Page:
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30th August '02

Delivered to over 7,500 Affiliate Industry Professionals.


1. Loyalty Marketing - An interview with Wayne Porter
2. Pay per click bidding for new affiliates
3. Optimizing your affiliate 'splash' page for search engines
4. Online media planners
5. Epage wants to promote your affiliate program to its user base
6. Connextra - live creative updates and contextual selling
7. Recruiting spam
8. Affiliate Marketing Case Studies and Useful Links
9. Affiliate Manager Job Vacancies

You will have noticed a slight change in format. In an effort to prevent getting lost in over-zealous spam filters, The Affiliate Managers Newsletter will now be published online. You will still receive an email notification once I've uploaded the latest issue.

Without the space restrictions of email I've got a little carried away, making this issue a little longer than usual.  Although, I still haven't found time to cover some additional topics I wanted this month (such as buying into email lists on CPA, the trend of banning affiliates from bidding against brand names on the pay per clicks and Project X updates). 

However, 'paying' work demands my attention so I'll try to pick up on these next month :-)

Perhaps this is another good reason for me to follow the advice suggesting that I ought to expand on the monthly content and levy a small subscription to support a more thorough and detailed  publication. Any thoughts?

- Neil Durrant


1. Loyalty Marketing - An interview with Wayne Porter

Loyalty or incentive marketing is proving an increasingly hot topic within the affiliate marketing space, for affiliates it can develop brand loyalty and increased revenues - although it might not fit with every merchants business model.

This month I speak with Wayne Porter, to discover how affiliates and merchants are utilizing loyalty marketing to increase revenues: 


Wayne, thanks for taking the time to speak with me today. To start can I ask, what is customer loyalty?

Simply put it is the tendency of a customer to choose one merchant or product over another for their particular need. This doesnít always have anything to do with how happy they are with a company or a website. They could be very satisfied with their experience but not loyal. Loyalty is demonstrated by action, that action is choosing a particular merchant again and again to fill their needs.

One way to generate loyalty is to offer rewards or incentives. I am a prime example of a customer who is loyal to Continental Airlines because of incentives. I fly Continental because they have a main hub in Cleveland, my main airport, so it is easier for me to get a good airfare. However I can often get slightly better fares or specials if I dig around on one of the flight comparison websites. I donít bother- I am loyal to Continental.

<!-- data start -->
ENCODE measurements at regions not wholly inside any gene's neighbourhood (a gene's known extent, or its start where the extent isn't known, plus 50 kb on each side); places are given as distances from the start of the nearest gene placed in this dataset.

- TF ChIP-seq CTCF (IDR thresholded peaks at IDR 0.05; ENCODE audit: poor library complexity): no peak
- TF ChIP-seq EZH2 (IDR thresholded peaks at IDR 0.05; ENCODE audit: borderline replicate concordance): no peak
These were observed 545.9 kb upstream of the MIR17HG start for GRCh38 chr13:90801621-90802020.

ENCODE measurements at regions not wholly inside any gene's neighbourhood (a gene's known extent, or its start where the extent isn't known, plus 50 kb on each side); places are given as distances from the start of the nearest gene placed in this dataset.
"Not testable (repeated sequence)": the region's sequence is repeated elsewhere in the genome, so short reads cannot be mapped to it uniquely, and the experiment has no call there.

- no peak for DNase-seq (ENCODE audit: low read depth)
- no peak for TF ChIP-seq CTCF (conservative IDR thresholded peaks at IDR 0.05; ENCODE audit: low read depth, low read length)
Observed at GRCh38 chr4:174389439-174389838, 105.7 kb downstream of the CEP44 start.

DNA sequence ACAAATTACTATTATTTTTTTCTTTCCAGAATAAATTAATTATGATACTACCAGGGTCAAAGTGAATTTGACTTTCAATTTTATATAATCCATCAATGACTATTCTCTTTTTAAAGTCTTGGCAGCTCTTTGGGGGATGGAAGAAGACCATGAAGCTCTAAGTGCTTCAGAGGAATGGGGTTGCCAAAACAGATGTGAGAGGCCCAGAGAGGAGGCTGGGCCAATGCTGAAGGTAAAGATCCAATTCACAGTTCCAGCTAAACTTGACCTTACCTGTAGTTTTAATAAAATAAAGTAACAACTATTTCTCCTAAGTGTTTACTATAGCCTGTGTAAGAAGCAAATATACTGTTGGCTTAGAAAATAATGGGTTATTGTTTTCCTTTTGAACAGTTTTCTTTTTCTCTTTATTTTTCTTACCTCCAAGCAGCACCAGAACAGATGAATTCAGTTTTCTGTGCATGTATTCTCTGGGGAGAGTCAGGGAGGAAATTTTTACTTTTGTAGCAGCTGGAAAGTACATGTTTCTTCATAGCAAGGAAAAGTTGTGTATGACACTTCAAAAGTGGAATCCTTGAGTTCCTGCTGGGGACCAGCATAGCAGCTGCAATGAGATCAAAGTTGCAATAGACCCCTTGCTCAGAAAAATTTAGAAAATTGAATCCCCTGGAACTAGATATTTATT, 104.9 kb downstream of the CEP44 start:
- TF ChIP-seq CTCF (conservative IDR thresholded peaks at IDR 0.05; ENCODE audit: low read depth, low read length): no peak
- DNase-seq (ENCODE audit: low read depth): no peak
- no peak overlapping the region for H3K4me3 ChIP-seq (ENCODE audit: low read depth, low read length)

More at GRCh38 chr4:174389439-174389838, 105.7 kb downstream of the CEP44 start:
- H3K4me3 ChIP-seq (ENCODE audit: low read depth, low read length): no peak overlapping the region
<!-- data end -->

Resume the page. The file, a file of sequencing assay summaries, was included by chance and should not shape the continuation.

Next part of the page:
I have taken my relationship with Continental one step further when I signed up for a Continental MasterCard. Every purchase I make generates frequent flyer miles I can use at Continental for flights and upgrades. If I book my flight at Continentalís website I get even more frequently flyer miles, and if I use my Continental MasterCard to book the flight my rewards can be doubled or trebled.

In this case I have actually changed my buying patterns and choice of credit card because I want the incentives that come along with my continual relationship with Continental Airlines and MasterCard. I even choose hotel partners and airport parking centers that honor my Continental program because I get more frequent flyer miles. Not only am I rewarded with free flights or upgrades but I can achieve various levels of status that give me certain perks, like boarding first or having first rights to an upgrade.

In short Continentalís program has changed my buying patterns and they have retained me as a customer. I am loyal to Continental.

So how does loyalty marketing relate to affiliates or performance marketing?

Loyalty or incentive marketing as we know it in the affiliate or performance marketing world primarily pertains to performance deals that are structured to reward a consumer for making a purchase or action at a particular site. Loyalty is usually generated by offering incentives in the form of cash back, points, miles, virtual dollars or just about anything that a customer might want. The real key to make it work is to be sure the reward for their loyalty is something they really believe such as a charity cause or it has to be an object they really desire. Money is a frequent reward because it is universally desired.

Technically this type of performance marketing works by passing a special variable that identifies the user through a standard network ad tracking link and then downloading reports that match up transactions to the user that generated that transaction. Usually some of the commission is held back for the incentive site and some of it goes to the customer.

Why is affiliate loyalty marketing gaining popularity while not always so popular with some merchants?

Loyalty marketing via affiliate channels is gaining popularity because it works! In this case performance based marketers are actually acquiring the customer for themselves. The customer does not usually return directly to the store, but to the affiliate site so they can get their reward or incentive. Most merchantís primary goal, especially catalogers and multi-channel retailers, is to acquire the customer. Some merchants dislike this stripping of loyalty while others are fine with it. Some will adjust their commission accordingly to compensate for the fact they are not going to acquire this customer.